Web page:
I have no idea how they ended up in Baton Rouge, but it was a treat to photograph them. The next day I went back to improve my photos and the geese were nowhere to be found. The clover had been mowed, so maybe they moved on to another feeding area.

**This is a scheduled post. Tomorrow is my birthday, so Double D is taking me hiking at Clark Creek Nature Area in Woodville, MS, about 60 miles from our house. In addition to birding, the area has several nice waterfalls and uncommon trees. Hopefully I will return with some nice photos!**

Further reading about the Egyptian Goose (Abridged excerpts from Wikipedia):
The Egyptian Goose is thought to be closely related to shelducks and their relatives. Native to Africa south of the Sahara and Nile Valley. They were considered sacred by the ancient Egyptians, appearing in much of their art. Because of their popularity as an ornamental bird, escapes are common and small feral populations have become established in Western Europe. Escapees have also bred on occasion in other places, such as Florida and New Zealand. Both sexes are aggressively territorial towards their own species when breeding and frequently pursue intruders in the air, attacking them in aerial "dogfights". They nest in a large variety of situations, especially in holes in mature trees. The female builds the nest from reeds, leaves and grass, and both parents take turns incubating the eggs. Egyptian Geese usually pair for life. Both the male and female care for the offspring until they are old enough to care for themselves.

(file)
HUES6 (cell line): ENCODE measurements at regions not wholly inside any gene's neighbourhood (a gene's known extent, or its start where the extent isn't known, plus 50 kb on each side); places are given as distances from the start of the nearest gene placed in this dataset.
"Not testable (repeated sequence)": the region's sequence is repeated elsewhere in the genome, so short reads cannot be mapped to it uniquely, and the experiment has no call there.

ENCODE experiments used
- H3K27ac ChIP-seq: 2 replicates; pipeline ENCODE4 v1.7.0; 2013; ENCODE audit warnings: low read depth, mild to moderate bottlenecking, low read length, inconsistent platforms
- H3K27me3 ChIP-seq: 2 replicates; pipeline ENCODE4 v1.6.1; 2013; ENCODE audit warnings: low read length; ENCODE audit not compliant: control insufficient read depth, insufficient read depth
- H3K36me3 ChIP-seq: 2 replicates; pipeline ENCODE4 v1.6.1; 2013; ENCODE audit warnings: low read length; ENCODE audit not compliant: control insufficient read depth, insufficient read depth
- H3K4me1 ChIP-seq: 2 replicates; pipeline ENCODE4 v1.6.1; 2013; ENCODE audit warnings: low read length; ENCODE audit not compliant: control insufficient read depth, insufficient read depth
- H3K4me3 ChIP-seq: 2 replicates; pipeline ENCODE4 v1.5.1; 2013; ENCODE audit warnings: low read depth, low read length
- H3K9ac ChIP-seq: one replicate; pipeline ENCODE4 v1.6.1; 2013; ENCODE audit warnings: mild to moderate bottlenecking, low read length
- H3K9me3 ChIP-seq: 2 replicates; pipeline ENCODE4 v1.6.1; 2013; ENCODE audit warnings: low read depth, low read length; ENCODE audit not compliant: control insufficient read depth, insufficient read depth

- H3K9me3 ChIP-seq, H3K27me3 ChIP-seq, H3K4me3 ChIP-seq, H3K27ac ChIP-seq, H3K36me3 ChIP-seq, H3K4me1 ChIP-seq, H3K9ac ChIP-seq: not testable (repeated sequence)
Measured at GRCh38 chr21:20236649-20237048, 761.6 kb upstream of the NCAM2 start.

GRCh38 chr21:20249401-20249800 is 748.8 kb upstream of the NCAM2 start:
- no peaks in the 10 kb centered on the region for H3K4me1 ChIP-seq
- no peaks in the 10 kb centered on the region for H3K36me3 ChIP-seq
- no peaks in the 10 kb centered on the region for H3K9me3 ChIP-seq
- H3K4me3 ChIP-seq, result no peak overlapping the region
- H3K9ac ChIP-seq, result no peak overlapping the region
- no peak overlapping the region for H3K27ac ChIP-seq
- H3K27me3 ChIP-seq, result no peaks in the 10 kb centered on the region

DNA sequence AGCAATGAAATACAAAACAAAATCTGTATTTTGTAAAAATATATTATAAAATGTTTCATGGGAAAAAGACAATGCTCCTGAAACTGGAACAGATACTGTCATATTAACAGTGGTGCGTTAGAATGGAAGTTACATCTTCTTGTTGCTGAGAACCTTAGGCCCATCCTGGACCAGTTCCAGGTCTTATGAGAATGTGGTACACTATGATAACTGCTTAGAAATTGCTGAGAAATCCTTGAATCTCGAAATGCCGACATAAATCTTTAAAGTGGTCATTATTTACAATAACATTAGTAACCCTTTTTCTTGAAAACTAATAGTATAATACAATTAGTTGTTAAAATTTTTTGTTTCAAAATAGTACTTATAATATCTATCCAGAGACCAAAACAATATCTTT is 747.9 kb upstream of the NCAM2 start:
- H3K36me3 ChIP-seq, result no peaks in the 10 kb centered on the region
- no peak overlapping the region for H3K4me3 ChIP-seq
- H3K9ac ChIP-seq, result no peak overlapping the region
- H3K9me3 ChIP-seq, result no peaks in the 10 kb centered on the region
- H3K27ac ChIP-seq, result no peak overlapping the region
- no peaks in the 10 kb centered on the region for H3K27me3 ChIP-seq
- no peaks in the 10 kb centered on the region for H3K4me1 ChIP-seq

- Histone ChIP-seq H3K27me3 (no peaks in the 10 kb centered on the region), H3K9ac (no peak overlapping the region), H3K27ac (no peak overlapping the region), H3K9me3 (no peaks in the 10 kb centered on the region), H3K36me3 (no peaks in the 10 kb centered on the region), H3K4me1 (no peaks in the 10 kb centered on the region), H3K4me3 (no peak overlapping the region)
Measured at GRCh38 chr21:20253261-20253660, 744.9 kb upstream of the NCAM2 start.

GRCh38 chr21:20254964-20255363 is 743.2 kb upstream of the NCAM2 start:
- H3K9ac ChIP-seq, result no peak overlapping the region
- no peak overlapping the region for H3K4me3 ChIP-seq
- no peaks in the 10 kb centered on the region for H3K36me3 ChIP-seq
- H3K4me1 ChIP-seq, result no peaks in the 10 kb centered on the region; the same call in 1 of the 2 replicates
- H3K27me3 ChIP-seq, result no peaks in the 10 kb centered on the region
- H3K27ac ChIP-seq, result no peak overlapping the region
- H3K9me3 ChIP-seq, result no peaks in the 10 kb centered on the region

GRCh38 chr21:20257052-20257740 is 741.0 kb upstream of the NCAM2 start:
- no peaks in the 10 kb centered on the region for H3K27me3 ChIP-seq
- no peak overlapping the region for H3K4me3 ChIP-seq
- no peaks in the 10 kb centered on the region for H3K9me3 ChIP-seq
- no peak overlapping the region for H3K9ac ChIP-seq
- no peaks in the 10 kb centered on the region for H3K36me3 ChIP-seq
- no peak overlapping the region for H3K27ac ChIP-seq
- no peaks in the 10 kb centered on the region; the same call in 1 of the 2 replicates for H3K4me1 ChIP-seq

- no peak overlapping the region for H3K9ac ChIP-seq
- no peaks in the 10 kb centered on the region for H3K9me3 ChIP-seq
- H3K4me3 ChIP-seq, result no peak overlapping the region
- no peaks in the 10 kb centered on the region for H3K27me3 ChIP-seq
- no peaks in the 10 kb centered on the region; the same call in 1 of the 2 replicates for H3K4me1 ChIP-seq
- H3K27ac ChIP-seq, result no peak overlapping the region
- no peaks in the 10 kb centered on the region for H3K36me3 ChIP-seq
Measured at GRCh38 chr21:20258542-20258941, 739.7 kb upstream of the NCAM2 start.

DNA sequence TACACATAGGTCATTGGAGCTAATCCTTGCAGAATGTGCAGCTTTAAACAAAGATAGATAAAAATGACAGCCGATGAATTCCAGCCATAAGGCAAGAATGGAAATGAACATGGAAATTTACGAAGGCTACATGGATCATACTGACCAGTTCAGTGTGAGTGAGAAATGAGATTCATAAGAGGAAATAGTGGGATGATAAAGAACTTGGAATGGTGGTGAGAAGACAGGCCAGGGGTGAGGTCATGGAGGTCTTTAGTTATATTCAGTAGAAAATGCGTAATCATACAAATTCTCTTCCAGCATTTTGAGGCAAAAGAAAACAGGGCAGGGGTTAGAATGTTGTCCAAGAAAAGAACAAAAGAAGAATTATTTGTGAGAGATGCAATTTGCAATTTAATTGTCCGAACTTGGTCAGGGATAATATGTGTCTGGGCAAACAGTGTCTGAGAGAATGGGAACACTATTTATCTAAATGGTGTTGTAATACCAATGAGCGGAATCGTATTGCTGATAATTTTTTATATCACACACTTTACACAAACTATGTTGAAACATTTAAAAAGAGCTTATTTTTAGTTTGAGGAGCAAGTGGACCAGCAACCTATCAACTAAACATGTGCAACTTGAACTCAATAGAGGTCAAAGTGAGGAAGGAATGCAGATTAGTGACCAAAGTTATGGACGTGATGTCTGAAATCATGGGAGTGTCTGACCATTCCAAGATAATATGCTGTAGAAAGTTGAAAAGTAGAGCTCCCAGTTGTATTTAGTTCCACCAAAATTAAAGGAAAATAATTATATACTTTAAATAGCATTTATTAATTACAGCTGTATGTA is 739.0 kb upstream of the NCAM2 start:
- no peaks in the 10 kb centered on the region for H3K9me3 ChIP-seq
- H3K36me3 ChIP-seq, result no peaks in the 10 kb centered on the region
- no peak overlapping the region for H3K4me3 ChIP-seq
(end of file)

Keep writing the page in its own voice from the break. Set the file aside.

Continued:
Friday, May 10, 2013

Battle of the Birds